Beech Smoked Wild Goose Ham


This recipe sees me just catching the end of the goose season here in Scotland, which runs up to the 20th February (foreshore) in England, Scotland and Wales. But being part of a hunting family means that our freezer will hold plenty of meat to see us through the next few months. Having already had 4 kilos transformed into the most amazing sausages, I wanted to find something a little different to do with our remaining goose breasts, in this case from Greylags.

I’ve recently been inspired by Hank Shaw, who’s website Hunter Angler Gardener Cook is a treasure trove of wonderful ideas on how to utilise game, as well as being packed full of amazing food photography.  His numerous books also come highly recommended, and I plan on acquiring a couple of them in the near future.  If you hunt or enjoy cooking with game, I urge you to check out his website.

On this occasion I decided to experiment with a few of my freezer stash, my initial aim being to achieve a pastrami-like product.  But what I ended up with was so much more than that.  This was most likely down to the extremely low fat content of the meat itself, resulting in a deliciously rich and close textured ham.  The highly spiced cure mix and rub may, at first glance, seem a little punchy however it only serves to amplify the flavour of the goose, which is in no way lost.  The final product can certainly hold it’s own on any charcuterie platter, and has definitely reserved it’s place on ours.

Use very fresh wild goose breasts for this, each weighing at least 250g.  I smoked over beech wood, but your favourite mild smoking wood will work well.


4 skinless wild goose breasts, 1kg total weight

For the cure

100g fine sea salt or kosher salt (50g per 500g of meat)
1 tbsp light brown sugar
2 tsp fennel seeds
2 tsp coriander seeds
2 tsp dried thyme
2 tsp onion granules
2 tsp garlic granules
2 tsp cracked black pepper

Lightly crush the fennel and coriander seeds in a pestle and mortar and combine well with the remaining cure ingredients.

For the rub

2 tbsp Madeira wine (set aside)

2 tbsp black pepper corns, roughly crushed
2 tbsp corander seeds, roughly crushed
1 tbsp light brown sugar
a few pinches of paprika


Trim the goose breasts of any silverskin.  Coat them well with the cure mix and place in a single layer in a large zip lock bag, adding any remaining cure.  Push the air out of the bag and seal.  If you have a vac pack machine this would be perfect to use here.  Place the bag onto a tray (to catch any leaks) and leave in the fridge for 48 hours, flipping the bag over twice a day.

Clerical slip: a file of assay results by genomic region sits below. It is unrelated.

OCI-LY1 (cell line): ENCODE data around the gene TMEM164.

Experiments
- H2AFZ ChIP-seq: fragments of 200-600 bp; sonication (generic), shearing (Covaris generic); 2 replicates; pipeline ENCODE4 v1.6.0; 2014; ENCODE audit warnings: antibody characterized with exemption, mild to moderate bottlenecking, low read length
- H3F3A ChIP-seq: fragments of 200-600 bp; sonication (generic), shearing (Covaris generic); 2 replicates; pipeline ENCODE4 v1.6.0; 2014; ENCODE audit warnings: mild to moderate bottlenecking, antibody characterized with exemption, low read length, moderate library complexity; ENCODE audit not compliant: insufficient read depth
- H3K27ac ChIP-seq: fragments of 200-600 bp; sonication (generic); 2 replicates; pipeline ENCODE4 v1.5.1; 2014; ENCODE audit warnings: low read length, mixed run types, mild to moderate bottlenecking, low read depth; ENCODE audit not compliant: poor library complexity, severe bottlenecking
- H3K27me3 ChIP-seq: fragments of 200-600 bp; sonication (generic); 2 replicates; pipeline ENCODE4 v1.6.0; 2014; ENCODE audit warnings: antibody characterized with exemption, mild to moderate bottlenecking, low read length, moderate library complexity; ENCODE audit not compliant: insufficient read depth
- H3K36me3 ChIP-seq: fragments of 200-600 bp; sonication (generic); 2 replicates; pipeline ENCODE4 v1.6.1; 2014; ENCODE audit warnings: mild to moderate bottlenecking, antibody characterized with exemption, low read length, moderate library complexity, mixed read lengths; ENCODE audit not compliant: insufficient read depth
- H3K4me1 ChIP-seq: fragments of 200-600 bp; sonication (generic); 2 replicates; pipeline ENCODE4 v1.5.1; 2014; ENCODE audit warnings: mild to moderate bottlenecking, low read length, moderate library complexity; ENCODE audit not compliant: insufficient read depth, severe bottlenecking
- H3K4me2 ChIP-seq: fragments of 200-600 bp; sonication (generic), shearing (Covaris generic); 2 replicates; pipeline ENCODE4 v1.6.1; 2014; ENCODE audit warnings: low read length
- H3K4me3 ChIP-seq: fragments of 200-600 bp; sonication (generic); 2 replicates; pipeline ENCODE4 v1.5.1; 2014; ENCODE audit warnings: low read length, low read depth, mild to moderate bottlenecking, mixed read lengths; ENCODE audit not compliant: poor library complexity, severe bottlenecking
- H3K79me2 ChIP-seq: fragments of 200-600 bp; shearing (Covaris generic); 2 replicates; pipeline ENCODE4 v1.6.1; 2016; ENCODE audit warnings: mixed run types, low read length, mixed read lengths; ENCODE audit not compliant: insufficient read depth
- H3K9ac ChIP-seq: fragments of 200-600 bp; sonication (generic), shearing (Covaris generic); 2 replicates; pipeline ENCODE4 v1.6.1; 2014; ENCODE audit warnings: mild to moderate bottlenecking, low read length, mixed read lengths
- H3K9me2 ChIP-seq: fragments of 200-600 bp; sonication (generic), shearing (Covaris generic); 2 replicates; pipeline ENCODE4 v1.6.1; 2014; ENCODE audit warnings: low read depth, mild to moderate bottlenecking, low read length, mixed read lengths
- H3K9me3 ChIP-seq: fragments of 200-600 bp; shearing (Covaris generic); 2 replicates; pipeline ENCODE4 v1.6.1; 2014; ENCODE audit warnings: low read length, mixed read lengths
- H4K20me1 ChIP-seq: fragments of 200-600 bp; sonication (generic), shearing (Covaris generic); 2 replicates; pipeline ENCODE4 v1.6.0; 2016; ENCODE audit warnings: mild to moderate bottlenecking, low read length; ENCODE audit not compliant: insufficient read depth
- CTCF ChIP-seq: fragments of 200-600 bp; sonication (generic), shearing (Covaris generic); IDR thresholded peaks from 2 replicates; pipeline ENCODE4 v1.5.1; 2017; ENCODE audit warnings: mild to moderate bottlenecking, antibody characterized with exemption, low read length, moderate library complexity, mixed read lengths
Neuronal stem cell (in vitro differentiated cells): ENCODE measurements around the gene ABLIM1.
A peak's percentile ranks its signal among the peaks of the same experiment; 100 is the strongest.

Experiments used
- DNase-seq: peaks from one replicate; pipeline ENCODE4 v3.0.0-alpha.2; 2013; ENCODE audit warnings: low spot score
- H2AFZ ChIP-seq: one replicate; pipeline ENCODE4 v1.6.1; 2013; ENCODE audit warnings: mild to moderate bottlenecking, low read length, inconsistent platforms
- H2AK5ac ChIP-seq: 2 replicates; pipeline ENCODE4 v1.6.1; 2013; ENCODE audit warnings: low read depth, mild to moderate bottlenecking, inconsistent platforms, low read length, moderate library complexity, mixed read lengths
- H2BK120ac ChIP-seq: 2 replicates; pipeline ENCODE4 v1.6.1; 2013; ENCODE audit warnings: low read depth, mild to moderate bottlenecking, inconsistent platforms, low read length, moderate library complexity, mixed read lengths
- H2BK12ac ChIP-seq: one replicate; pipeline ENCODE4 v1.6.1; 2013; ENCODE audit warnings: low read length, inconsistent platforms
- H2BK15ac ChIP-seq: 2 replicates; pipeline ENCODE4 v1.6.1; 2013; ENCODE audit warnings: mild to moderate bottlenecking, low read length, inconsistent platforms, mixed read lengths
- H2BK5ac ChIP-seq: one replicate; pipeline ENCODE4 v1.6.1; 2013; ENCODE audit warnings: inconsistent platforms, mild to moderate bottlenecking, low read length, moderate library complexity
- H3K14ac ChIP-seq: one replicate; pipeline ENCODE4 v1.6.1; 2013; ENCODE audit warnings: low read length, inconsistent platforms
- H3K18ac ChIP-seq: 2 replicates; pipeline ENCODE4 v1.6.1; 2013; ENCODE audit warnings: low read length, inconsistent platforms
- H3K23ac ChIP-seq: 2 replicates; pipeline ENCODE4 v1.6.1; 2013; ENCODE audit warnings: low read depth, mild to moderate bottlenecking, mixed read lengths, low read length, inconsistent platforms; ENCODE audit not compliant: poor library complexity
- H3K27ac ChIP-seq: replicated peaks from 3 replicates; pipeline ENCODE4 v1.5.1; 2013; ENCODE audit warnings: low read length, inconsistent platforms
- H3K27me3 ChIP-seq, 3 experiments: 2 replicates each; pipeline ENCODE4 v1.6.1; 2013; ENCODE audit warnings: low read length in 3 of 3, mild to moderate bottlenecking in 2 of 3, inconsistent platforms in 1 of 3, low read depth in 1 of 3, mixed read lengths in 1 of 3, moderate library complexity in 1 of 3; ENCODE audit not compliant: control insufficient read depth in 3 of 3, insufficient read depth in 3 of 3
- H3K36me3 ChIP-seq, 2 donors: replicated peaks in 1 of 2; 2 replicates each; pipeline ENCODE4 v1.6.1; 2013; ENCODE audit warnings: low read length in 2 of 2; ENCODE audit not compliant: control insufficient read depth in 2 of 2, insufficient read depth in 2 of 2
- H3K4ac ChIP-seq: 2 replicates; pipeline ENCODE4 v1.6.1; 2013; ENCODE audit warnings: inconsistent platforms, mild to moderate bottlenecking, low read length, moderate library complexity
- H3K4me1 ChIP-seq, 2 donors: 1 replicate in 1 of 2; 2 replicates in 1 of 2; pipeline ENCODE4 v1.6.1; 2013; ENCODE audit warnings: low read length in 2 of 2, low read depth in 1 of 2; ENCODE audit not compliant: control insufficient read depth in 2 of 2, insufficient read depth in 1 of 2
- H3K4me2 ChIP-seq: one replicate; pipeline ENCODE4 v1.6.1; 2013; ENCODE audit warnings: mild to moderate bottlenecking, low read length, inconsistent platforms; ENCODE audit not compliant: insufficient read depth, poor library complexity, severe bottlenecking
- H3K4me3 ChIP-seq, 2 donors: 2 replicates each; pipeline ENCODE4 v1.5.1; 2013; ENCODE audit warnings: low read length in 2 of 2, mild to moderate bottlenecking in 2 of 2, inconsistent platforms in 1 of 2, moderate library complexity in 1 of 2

After 48 hours the meat should be firm to the touch, with a little give, and the bag will contain a quantity of liquid.  Rinse the goose breasts thoroughly to remove any remaining cure and place in a large bowl of fresh water to soak for an hour.

Remove from the water and pat dry with kitchen paper.  Sprinkle the goose breast all over with the Madeira to dampen the surface of the meat.  This will add another dimension of flavour and help the rub to stick.  Coat the meat with the rub, pressing the spice mix in well.  Some will fall off during smoking, but don’t worry about this.


Smoke over a mild smoking wood at a very low temperature, as close to 200˚f as possible, until the internal temperature reaches 150˚f.  This took around 3 hours.  Wrap the goose breasts in cling film and refrigerate for 24 hours before slicing thinly and serving however you fancy.  We like to eat it with pickles, mustard and crusty bread.

Keeps for a week in the fridge and any meat you won’t be using immediately will freeze for up to 3 months.


K x







4 thoughts on “Beech Smoked Wild Goose Ham

  1. Your products look and sound lovely, where abouts in Scotland are you? I’m in Aberdeenshire and have just opened a new part of Alba Shack trading as SMOKED. I am concentrating on local game and foraged foods at the moment, I’ll keep a watch for other great ideas, thanks

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